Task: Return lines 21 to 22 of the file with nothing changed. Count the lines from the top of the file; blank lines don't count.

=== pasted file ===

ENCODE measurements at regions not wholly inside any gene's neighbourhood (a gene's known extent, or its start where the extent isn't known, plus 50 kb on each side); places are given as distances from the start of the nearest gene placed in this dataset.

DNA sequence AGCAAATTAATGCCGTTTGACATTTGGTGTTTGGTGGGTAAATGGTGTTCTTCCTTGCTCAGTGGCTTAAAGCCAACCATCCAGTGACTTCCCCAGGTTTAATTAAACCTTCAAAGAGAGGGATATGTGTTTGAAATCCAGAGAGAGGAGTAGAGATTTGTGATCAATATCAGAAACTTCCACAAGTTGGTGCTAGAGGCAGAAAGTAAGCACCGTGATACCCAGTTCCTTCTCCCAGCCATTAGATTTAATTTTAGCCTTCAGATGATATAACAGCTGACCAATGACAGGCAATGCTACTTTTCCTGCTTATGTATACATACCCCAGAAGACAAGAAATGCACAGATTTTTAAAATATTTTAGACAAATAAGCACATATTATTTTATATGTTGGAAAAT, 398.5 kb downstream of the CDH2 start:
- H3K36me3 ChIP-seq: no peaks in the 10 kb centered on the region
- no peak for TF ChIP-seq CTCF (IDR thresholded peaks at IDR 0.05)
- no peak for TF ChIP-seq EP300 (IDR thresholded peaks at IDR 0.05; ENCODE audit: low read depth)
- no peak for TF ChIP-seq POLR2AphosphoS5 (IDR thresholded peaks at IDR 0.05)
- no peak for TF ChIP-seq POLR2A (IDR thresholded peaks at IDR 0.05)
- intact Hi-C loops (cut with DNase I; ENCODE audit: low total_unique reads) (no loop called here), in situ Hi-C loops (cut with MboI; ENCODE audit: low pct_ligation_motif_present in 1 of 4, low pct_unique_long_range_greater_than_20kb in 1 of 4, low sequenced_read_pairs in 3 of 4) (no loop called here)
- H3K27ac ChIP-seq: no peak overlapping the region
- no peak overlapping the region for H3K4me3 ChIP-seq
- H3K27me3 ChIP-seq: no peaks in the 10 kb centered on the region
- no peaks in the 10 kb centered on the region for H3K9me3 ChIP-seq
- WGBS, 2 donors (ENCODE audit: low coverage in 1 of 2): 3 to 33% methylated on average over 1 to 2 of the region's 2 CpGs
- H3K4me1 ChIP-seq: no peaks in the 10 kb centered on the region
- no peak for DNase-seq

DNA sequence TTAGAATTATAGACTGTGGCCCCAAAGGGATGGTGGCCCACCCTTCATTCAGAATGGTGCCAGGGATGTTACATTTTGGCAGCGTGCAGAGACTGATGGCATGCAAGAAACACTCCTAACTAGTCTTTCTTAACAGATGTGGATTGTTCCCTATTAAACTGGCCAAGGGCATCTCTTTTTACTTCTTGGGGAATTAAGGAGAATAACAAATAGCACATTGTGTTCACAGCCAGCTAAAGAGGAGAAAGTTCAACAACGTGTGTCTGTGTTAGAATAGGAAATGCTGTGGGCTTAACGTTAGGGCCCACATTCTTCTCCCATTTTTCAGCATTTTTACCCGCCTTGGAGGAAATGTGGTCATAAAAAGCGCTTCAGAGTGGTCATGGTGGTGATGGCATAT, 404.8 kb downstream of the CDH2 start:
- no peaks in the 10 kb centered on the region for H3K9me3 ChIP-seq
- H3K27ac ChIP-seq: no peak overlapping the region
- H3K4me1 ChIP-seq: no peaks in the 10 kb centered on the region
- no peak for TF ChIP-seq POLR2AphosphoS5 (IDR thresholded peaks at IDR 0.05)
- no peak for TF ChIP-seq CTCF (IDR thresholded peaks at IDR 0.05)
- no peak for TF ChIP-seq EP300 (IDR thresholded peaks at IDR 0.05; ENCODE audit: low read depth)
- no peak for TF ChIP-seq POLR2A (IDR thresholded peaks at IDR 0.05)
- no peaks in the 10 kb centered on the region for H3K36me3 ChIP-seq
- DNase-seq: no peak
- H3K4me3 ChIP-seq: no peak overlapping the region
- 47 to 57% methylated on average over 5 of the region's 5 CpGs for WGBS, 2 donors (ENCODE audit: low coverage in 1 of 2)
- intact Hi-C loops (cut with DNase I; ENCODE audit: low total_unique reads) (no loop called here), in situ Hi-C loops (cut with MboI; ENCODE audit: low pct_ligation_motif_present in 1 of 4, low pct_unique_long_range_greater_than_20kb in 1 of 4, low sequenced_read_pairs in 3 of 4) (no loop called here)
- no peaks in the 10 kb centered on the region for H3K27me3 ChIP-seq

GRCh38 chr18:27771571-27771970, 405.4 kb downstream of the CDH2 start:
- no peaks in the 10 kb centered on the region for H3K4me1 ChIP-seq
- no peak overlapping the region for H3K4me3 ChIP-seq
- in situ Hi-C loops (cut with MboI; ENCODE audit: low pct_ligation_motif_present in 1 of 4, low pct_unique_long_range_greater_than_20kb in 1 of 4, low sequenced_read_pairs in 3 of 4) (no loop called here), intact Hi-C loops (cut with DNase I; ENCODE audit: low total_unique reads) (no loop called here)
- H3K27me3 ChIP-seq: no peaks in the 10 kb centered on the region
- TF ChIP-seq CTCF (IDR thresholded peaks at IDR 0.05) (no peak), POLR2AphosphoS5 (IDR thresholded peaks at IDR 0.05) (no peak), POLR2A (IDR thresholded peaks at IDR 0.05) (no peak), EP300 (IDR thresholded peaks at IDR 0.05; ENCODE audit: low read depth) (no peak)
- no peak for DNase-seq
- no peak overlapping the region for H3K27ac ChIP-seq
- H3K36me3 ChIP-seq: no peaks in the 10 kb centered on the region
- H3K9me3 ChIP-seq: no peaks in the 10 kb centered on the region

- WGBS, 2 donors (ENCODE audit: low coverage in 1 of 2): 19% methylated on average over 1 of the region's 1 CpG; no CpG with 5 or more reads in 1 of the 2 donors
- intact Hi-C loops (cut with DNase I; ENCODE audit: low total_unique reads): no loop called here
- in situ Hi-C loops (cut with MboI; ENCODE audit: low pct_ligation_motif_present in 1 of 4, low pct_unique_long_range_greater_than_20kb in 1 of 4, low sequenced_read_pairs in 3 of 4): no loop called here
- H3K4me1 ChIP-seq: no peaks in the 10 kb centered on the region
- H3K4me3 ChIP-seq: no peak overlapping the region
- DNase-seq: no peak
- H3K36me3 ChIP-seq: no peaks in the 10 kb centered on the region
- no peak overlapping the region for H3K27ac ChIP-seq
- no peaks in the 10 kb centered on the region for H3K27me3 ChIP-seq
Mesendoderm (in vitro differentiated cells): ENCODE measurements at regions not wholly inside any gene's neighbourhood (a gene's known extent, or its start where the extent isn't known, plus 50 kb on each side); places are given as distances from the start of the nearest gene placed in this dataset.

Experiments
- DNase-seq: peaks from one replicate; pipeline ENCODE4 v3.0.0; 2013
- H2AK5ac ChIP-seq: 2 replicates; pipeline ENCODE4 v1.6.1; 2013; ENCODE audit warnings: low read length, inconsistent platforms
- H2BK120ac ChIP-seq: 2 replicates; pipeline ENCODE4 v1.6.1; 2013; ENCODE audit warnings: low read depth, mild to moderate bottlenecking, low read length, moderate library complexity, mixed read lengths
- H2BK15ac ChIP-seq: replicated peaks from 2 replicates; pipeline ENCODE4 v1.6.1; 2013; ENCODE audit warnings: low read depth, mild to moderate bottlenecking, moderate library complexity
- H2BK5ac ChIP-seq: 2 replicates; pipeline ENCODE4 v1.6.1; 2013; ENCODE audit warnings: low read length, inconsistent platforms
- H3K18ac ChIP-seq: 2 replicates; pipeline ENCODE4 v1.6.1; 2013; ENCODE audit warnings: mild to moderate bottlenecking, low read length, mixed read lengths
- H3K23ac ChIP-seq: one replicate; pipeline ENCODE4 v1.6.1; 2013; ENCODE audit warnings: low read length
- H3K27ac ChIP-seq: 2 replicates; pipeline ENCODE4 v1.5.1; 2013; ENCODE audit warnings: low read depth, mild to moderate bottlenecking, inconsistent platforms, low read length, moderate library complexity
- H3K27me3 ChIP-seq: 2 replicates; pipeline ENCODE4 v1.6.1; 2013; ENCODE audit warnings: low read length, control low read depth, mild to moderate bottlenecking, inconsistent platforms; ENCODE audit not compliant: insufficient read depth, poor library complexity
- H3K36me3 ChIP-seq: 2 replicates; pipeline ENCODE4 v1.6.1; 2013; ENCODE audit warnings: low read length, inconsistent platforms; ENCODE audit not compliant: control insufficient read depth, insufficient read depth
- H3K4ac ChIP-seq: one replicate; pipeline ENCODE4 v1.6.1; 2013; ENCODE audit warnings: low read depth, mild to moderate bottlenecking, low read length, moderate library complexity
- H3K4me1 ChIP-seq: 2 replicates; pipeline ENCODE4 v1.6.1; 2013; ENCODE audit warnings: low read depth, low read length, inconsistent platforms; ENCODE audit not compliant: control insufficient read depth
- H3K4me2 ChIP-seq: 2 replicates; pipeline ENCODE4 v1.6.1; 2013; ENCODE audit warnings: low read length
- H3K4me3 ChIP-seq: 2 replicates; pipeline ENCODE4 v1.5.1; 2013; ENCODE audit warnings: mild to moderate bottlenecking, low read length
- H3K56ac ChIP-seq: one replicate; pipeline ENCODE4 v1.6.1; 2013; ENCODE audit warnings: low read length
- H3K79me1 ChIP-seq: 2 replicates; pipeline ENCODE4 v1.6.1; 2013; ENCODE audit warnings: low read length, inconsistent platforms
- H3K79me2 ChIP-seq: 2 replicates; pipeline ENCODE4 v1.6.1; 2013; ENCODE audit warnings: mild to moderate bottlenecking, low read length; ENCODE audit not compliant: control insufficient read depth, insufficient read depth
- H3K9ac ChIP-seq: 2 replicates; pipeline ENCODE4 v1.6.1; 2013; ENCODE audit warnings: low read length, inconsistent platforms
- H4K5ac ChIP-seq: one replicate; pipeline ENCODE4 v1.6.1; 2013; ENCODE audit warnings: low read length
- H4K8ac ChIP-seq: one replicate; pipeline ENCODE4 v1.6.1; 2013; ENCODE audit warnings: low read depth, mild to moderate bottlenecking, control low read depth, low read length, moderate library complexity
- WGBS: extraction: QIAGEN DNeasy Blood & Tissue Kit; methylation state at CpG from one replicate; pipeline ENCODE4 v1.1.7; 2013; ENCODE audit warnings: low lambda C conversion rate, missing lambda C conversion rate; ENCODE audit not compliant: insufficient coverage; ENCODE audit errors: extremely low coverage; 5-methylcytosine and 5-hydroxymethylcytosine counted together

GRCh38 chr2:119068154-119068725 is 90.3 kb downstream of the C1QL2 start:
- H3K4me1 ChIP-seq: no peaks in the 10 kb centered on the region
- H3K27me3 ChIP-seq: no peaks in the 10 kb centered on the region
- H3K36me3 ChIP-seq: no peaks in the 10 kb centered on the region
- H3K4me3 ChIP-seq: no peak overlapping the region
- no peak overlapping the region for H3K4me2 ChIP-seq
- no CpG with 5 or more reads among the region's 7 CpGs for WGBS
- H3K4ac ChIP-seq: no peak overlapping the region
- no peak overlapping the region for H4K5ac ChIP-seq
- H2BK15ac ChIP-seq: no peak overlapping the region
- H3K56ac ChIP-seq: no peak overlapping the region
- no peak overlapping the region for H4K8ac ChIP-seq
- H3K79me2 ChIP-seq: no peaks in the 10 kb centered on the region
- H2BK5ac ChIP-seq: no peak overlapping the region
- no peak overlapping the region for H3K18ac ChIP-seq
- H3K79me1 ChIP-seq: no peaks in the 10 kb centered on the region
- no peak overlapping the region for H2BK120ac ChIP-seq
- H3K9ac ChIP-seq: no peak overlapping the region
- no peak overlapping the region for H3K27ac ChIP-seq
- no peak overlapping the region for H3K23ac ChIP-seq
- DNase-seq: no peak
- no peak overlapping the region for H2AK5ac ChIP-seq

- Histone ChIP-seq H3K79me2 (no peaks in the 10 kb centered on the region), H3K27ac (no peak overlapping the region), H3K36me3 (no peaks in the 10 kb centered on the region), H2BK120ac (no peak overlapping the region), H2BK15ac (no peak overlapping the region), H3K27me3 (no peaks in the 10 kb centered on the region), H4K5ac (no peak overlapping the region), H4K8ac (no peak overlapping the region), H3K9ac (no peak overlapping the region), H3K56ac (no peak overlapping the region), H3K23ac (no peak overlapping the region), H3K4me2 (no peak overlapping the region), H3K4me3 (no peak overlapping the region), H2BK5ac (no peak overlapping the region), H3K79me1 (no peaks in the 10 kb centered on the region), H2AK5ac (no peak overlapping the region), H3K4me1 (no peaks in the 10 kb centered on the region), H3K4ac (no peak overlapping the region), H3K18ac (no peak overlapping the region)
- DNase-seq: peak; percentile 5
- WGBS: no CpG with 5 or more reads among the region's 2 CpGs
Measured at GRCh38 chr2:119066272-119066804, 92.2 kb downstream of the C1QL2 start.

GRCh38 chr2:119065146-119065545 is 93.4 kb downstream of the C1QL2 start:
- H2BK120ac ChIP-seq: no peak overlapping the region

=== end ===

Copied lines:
- no peak for TF ChIP-seq CTCF (IDR thresholded peaks at IDR 0.05)
- no peak for TF ChIP-seq EP300 (IDR thresholded peaks at IDR 0.05; ENCODE audit: low read depth)